With Jim Carrey, Ewan McGregor, Leslie Mann, Rodrigo Santoro, Antoni Corone. Directed by Glenn Ficarra & John Requa. Rated R for sexual content including strong dialogue and language. 102 minutes.
The repeal of “Don’t Ask, Don’t Tell” last month was a sign of how much American society has changed. The end of the gay ban in our military – with the majority of Americans supporting repeal – demonstrates a growing acceptance of gays and lesbians as our neighbors, friends and family. Indeed, last summer’s arthouse hit, “The Kids Are All Right,” featured Annette Bening and Julianne Moore as a long-term lesbian couple, and the fact that they were a lesbian couple wasn’t the point of the film.
All this is a way of providing context for I LOVE YOU PHILLIP MORRIS, a film so misconceived it’s not even clear what audience is being targeted. Jim Carrey stars as Steven Russell, a married, church-going Texas cop who is secretly gay. After being in a car accident, he decides he has but one life to live, so he leaves his wife and moves to Florida where he can openly live with his new boyfriend, Jimmy (Rodrigo Santoro). However, as depicted here, the gay lifestyle is all fancy clothes and high living and Russell turns to crime to support himself.
He ends up in prison, meets Phillip Morris (Ewan McGregor), a delicate and soft-spoken inmate, and falls in love. The remainder of the film focuses on Russell’s scams in getting himself and Morris out of prison, so they can live in romantic bliss together. It works… for a while.
The problems begin with the fact that this was written and directed by the team of Glenn Ficarra and John Requa, who wrote the hilarious “Bad Santa,” but also the misbegotten remake of “The Bad News Bears” and the silly “Cats and Dogs.” They are not known for subtlety, and their sledgehammer approach is precisely wrong here. Instead of focusing on the irony of Russell’s transformation from straight-arrow cop to gay con man, we get what amounts to a minstrel show of gay stereotypes.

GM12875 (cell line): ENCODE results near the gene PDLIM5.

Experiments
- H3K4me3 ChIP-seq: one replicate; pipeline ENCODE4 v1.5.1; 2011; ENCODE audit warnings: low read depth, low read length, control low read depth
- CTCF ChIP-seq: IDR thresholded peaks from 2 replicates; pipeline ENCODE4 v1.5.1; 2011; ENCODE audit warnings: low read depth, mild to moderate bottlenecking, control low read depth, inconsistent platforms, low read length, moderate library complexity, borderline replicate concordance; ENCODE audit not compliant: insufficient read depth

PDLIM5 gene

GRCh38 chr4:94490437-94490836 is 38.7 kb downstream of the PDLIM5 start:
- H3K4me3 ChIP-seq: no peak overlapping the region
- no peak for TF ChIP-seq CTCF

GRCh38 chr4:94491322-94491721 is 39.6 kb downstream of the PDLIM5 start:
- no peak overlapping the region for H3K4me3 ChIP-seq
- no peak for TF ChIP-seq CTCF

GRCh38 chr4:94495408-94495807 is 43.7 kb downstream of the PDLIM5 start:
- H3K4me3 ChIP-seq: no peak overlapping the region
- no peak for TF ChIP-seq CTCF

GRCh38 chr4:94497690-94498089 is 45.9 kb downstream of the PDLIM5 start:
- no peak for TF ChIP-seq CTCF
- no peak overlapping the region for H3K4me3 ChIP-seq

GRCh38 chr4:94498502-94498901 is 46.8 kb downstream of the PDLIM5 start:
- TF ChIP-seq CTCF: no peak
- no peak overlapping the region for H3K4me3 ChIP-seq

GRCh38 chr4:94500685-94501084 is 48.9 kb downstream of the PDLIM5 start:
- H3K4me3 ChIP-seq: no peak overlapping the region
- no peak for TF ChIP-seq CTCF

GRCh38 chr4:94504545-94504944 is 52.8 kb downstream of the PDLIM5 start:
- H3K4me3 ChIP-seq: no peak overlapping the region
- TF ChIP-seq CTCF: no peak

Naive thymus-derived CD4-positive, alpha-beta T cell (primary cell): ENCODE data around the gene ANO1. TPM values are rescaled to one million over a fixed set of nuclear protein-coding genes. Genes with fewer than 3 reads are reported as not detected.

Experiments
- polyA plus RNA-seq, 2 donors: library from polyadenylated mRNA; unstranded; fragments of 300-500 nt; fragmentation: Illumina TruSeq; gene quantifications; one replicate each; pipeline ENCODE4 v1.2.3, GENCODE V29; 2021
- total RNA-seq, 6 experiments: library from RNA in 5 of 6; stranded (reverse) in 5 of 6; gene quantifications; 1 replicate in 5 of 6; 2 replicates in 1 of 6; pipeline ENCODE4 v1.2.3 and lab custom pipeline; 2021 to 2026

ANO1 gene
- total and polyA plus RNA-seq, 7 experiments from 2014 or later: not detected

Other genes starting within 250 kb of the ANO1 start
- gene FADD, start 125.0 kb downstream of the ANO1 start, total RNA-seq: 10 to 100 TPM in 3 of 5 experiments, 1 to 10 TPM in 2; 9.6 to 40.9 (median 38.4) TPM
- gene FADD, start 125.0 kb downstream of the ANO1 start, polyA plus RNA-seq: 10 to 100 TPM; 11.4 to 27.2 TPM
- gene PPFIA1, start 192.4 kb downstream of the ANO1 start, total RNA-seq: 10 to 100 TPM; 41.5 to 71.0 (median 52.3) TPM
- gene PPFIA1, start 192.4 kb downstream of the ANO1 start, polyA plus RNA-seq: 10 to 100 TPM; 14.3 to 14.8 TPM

Carrey, not exactly known for his understated performances, minces around and carries on like he’s auditioning for the part of Roger DeBris in a revival of “The Producers.” McGregor goes in the other direction, playing the shrinking violet. One has to go back to the deservedly forgotten 1969 film, “Staircase,” which starred Rex Harrison and Richard Burton as gay hairdressers, to find actors camping it up this badly.
It’s not surprising that this film has been kicking around for two years, since its premiere at Sundance back in 2009. Apparently, its series of distributors couldn’t figure out how to market it, for in the end it’s not clear if we’re supposed to admire the lovers, laugh at their antics, or see this as a romantic tragedy. One suspects that Ficarra and Requa hoped to elicit all three reactions, but because Carrey and McGregor present us with such cartoonish stereotypes, it’s impossible to take them seriously as real people. “I Love You Phillip Morris” is a complete misfire.•••
Daniel M. Kimmel is a veteran movie critic and author of a host of film-related books, the most recent being I’ll Have What She’s Having: Behind The Scenes Of The Great Romantic Comedies. He teaches film at Suffolk University and lives in Somerville.